Around these parts, we’re big fans of the spontaneous road trip. Throw a toothbrush and some clean underwear in a paper grocery sack and see where you end up by the time your eyelids start to droop. Skip the map and head for the hills or the desert or the coast. All you need is a vague idea of where to go. A little spark of inspiration. An interesting thread to follow, a food you long to try, or… oh, hell, you saw the title and know where this is headed: a beloved movie that captivates you.
For this round of road trip inspo, we focused on American movie locations. The Atlantic and Pacific coasts are represented, plus a national park, a handful of resorts, and a few big cities. Of course, going to the spots where they filmed your favorite scene and grabbing some pics while pretending to be an Ewok or evade a great white is a must on these trips. But these locales are all cool enough to entertain you for far longer than the thirty minutes it takes to snap fan photos for the ‘gram.
The Homestead Crater in Midway, Utah — 127 Hours
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Looking for something different to do in #ParkCity? One of Utah’s best kept secrets is just down the road. #HomesteadCrater is an incredibly underground hot spring only 30 minutes from Park City. Its geothermal waters are 95degrees year round offering skiers and hikers a therapeutic soak when they’re not on the mountain. It’s a truly unique experience.
Given that 127 Hours is the distressing true story of Aron Ralston’s experience of being trapped in a canyon with his arm stuck under a boulder, most viewers really focused on the fact that he has to sever a portion of his arm in order to escape certain death, rather than the whole “this place is lovely” aspect. But if you looked past the narrative tension and took in the settings, you probably already know why we picked this spot. Plus, the subterranean pool part comes really early and the arm thing isn’t even an issue at that point.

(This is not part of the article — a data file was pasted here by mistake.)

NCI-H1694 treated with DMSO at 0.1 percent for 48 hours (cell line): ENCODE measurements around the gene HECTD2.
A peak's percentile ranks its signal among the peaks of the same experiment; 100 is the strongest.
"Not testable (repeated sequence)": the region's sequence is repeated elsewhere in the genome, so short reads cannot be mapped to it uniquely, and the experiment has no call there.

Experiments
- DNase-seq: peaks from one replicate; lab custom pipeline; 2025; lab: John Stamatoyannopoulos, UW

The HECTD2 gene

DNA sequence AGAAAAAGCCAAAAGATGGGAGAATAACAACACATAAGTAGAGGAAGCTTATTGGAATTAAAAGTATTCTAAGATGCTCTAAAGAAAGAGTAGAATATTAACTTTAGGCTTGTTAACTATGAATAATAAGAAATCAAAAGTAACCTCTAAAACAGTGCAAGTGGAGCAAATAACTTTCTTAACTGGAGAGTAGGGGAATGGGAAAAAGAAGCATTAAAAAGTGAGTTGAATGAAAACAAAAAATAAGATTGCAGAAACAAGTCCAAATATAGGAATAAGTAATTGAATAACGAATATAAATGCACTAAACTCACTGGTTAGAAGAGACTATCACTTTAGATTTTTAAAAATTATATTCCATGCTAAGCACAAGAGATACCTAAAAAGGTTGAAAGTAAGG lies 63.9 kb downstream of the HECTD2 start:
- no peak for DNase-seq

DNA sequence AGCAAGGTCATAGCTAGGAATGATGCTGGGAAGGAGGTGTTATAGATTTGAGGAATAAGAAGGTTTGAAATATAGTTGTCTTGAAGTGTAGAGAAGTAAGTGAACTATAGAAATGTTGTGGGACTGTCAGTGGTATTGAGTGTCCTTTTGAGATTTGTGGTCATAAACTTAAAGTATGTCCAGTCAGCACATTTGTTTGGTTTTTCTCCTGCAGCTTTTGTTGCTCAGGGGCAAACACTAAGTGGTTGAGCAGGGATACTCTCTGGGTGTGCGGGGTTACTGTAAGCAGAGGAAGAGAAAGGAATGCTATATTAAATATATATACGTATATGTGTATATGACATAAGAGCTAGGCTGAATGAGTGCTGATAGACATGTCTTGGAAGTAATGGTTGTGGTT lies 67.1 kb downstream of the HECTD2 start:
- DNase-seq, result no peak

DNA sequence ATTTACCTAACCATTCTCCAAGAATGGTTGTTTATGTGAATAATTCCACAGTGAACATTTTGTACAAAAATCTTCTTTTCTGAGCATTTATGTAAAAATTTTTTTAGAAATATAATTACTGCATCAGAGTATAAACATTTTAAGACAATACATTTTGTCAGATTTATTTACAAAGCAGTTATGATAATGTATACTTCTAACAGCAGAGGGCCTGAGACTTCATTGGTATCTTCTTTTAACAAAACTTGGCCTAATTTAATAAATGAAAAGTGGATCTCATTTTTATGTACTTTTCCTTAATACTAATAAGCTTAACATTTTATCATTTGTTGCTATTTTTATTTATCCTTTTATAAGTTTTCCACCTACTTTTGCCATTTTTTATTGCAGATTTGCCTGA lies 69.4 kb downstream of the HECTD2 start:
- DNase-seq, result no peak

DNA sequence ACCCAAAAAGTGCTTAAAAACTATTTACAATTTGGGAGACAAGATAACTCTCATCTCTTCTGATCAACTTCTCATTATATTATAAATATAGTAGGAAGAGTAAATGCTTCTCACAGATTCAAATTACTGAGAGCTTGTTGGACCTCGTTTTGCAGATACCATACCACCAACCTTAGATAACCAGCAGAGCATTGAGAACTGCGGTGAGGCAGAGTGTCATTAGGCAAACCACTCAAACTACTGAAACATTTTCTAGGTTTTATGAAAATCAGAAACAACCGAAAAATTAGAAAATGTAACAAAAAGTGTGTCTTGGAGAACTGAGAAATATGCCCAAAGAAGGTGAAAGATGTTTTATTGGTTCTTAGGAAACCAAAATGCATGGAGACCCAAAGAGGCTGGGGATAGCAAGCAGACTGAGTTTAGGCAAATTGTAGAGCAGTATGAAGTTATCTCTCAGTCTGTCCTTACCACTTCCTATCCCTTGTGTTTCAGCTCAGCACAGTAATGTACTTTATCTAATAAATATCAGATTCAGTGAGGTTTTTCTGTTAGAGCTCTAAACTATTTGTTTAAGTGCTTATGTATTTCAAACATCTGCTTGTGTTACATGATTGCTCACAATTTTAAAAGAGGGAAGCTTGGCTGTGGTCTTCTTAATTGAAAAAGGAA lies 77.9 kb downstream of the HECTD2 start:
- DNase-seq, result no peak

At the start of the film, Ralston (James Franco) meets two hikers (Kate Mara and Amber Tamblyn) and the three of them take a dive via a 55-foot drop into a pool. That pool is the natural hot spring known as the Homestead Crater, and it is located in the Homestead Resort. You have to make reservations to soak and dive in the crater, but as it’s the only warm scuba diving destination in the continental U.S. and it makes for absolutely awesome pics, it’s totally worth it.
Top Notch in Austin, Texas — Dazed and Confused
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Charcoal-Broiled #topnotchaustin #atx #rainyday #nikontop #Austin #justgoshoot #nikon #teamnikon #closeup #Texas #austintexas #D700 #shoot_2_kill #85mm #why_I_explore #rsa_main #way2ill_ #IGAustin #rsa_light #Nikkor #portrait #becauseAustin #vintageaustin #burgersandfries #DazedAndConfused #DriveIn
This Richard Linklater coming of age film follows a group of teenagers on their last day of school in 1976. It was filmed heavily in Austin, so you can broaden our destination advice to include the whole city if you want to. However, we think the Top Notch is easily the most recognizable filming location in the movie, and how many people really want to look for an Airbnb just because it’s near Mike Newhouse’s house?
Instead, find your own cool stuff to do in Austin (which is a bit of a cool stuff hub) and stop into the Top Notch for a charcoal-grilled burger, some fries, and a shake. The restaurant is still in business, and it’s really popular among both Austinites and fans of Dazed and Confused. They also host live music and hot rod shows, so you can indulge your inner gearhead. Plus, if you hang out long enough, maybe someone will invite you to a party at the Moontower.
Dinosaurs in Cabazon, California — Pee-wee’s Big Adventure
Clearly, The Alamo is the destination in this film that really stands out as a tourist stop, but as the interior shots used in the film were actually in Mission San Fernando Rey de Espana in Los Angeles, going to Texas wouldn’t really help you recreate Pee-wee magic. Also, these are really large dinosaur statues we’re talking about. They make for some of the best photos on Instagram simply because of their large size and rather desolate setting.